Forget everything your parents taught you and learn how to play with your food. Why? To break out from a culinary rut (“Pasta again?!”), to get the hang of substituting ingredients or cooking techniques to fit your lifestyle, and – let’s face it – because not all of us are Martha Stewart (who, by the way, has an entire production crew to clean up used pots and bowls).
Enter Stacey and Sara, two friends who met many years ago in the US and whose paths crossed again in Beijing. They share a passion for food borne from a history of growing up in the kitchen. Now, they are sharing their knowledge with residents of Shunyi.
STARAfood started out in late 2013 as a blog (VPN required) dedicated to the duo’s dining adventures. Their quest for good food has taken them throughout Shunyi and downtown Beijing. They tried everything from high-end restaurants to local holes-in-the-wall. In the process, they’ve picked up cultural lessons and surprised servers with the fact that two tall Caucasian ladies could hold their own in Chinese.
Stacey recounts the initial stares and nervous smiles they got when entering local restaurants, only to quickly be replaced by sighs of relief once the staff realized the women knew exactly what they wanted. “Language is so overrated,” Stacey says. “When there is something to say, we will find a way.” And these two ladies always have something to say.
Soon, they tried to replicate some of the dishes they encountered in their explorations, tweaking, sampling, and yes, playing with their food. They hosted dinner parties, after which friends would ask why they didn’t offer cooking classes. They jumped on the idea and STARAcooking was born
After a trial run of eight classes in late 2013, Stacey and Sara are ready for the new year. The blog lists playfully-named topics like Broke Brunch, Ladies Who Lunch, and All Chickened Out.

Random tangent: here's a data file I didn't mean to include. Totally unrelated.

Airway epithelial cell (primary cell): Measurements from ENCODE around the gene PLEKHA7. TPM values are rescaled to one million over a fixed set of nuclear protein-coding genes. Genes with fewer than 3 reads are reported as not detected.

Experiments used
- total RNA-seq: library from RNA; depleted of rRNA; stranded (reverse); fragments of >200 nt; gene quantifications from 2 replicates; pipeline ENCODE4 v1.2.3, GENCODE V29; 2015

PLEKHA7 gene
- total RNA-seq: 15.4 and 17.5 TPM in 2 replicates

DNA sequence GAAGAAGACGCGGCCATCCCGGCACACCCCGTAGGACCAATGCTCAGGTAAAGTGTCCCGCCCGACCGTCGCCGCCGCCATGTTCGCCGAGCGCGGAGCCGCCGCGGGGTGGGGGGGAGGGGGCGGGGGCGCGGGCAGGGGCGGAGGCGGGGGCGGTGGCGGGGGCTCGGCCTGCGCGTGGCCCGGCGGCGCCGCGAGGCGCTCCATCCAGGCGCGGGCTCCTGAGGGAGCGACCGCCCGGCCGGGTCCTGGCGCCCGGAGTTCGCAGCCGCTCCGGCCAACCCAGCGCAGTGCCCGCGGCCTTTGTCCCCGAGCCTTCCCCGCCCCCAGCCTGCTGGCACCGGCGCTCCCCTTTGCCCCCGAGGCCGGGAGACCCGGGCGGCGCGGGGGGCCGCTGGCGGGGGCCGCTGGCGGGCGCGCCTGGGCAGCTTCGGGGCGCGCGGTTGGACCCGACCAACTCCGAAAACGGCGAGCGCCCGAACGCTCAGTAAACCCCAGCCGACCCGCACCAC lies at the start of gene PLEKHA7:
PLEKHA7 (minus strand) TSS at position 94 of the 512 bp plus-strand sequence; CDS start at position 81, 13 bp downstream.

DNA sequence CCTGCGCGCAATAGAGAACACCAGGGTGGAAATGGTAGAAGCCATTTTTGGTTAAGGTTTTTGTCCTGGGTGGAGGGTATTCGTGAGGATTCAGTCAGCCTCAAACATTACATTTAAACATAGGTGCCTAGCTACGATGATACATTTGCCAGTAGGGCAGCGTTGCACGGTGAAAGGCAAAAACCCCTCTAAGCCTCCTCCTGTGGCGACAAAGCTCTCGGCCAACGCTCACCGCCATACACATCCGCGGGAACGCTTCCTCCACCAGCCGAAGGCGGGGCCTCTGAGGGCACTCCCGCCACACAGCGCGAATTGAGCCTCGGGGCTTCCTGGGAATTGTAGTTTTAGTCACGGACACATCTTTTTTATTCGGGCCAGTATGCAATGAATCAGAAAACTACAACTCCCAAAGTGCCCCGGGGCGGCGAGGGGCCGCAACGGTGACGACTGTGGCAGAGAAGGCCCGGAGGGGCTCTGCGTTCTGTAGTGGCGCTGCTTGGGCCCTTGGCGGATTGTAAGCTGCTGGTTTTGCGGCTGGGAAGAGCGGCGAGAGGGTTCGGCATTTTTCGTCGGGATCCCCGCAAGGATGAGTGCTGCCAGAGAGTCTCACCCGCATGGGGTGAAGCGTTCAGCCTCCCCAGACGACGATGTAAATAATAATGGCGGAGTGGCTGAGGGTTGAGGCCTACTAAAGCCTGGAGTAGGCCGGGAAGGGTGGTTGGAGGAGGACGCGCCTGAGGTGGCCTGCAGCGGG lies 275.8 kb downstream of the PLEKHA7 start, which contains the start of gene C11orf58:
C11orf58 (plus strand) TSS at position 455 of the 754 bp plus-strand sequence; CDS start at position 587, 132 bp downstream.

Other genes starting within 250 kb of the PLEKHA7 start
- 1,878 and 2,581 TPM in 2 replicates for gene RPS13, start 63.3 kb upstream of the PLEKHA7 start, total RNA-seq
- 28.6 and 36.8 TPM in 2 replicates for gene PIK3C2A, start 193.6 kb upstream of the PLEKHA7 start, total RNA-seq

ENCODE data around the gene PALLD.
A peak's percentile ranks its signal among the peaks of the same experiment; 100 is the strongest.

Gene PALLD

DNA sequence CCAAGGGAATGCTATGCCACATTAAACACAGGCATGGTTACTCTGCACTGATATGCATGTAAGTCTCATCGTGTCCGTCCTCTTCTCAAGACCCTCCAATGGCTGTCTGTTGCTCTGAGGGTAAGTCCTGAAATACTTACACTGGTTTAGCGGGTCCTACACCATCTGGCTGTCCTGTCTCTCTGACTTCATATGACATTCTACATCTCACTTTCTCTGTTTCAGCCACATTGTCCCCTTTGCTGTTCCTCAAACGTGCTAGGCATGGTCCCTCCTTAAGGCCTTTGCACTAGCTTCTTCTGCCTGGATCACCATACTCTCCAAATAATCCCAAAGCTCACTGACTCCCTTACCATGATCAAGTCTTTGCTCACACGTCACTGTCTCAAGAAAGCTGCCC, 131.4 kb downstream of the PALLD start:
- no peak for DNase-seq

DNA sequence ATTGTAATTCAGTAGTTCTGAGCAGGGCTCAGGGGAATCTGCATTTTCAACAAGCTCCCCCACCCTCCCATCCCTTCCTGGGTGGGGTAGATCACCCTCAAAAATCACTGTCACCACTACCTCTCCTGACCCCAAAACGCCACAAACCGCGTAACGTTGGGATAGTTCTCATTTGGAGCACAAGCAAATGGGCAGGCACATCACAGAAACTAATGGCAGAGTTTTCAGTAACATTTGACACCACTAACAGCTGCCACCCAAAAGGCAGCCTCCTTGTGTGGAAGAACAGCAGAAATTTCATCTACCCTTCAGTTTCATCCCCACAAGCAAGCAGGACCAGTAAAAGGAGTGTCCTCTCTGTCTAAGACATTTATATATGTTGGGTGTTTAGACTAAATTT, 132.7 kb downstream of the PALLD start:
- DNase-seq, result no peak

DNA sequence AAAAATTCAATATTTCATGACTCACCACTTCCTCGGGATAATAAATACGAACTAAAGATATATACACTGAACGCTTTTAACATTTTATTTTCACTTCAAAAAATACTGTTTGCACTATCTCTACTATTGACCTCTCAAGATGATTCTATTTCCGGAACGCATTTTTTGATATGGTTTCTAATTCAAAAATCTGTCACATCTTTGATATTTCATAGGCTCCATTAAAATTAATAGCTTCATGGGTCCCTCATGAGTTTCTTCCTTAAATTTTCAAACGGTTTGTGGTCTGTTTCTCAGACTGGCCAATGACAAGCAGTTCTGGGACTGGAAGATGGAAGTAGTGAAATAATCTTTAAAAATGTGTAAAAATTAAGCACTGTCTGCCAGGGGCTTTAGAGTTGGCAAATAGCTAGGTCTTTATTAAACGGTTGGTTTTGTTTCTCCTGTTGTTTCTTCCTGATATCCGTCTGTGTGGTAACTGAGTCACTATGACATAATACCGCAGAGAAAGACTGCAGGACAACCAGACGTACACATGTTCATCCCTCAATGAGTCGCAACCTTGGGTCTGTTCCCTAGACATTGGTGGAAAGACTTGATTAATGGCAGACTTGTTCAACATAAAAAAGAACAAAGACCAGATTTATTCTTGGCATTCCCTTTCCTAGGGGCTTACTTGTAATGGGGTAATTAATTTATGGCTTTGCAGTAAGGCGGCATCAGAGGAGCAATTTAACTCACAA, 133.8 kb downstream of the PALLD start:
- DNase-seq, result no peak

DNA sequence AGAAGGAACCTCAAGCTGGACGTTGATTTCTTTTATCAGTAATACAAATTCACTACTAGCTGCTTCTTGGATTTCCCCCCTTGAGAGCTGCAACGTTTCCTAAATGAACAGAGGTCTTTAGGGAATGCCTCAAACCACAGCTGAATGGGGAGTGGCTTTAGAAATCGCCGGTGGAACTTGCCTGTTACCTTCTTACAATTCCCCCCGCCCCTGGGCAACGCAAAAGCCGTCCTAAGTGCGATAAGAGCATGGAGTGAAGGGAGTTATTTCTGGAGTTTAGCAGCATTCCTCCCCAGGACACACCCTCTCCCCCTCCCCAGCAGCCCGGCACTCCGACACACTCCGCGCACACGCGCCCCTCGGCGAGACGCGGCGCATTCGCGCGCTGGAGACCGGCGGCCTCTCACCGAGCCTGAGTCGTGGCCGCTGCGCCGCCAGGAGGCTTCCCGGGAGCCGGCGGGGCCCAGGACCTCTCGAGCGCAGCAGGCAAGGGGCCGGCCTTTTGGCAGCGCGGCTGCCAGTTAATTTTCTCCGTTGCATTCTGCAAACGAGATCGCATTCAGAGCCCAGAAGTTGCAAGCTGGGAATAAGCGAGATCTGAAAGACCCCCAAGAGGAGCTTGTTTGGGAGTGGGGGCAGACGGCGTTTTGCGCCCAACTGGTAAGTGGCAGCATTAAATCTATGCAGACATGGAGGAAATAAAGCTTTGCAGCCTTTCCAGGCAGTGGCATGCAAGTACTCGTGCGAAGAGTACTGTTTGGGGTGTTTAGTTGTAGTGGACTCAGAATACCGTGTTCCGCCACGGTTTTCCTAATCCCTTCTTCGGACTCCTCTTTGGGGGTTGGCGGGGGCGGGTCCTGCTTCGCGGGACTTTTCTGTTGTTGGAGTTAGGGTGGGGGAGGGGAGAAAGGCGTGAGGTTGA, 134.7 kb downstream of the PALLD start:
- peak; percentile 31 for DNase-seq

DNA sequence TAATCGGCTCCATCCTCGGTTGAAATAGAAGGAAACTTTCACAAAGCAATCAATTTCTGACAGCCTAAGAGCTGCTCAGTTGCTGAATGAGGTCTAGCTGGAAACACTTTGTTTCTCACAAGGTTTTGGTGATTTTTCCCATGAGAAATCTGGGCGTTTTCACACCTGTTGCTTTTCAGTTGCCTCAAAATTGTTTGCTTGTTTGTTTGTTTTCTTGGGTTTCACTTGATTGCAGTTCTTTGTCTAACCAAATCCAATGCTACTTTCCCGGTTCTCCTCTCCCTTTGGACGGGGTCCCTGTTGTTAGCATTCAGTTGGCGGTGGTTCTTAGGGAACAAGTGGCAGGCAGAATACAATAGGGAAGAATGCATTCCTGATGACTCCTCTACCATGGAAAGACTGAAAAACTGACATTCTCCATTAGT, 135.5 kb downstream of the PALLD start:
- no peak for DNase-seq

Stacey (an American) and Sara (a Swede) aim to keep the classes light and fun. They are suitable for cooks of all experience levels. Having been expats for the last decade, they understand what it’s like for novice cooks who have to adjust recipes based on locally-available ingredients. Based on student feedback, a market tour is also in the works.
Hosting the lessons in a kitchen (as opposed to a cooking school) keeps the atmosphere homey. Questions fly back and forth as the students busy themselves with their work. The class is an opportunity to see how you can improvise with recipes.
Ultimately, Stacey and Sara’s goal is to impart their love of food with students. Class sizes are limited to six people, and all classes end with the sharing of a meal. From beginning to end, Stacey and Sara show you how that it’s not always a bad thing to play your food.
We’d like to hear from you! What are your Shunyi favorites? Any recommendations or bits of news you’d like to see here on Shunyi Happenings, please feel free to send it on to us via email to: email@example.com.
Dana is the beijingkids Shunyi Correspondent. Originally from the Philippines, she moved to Beijing in 2011 (via Europe) with her husband, two sons and Rusty the dog. She enjoys writing, photography, theater, visual arts, and trying new food. In her free time, she can be found exploring the city and driving along the mountain roads of Huairou, Miyun and Pinggu.
Photos by Dana Cosio-Mercado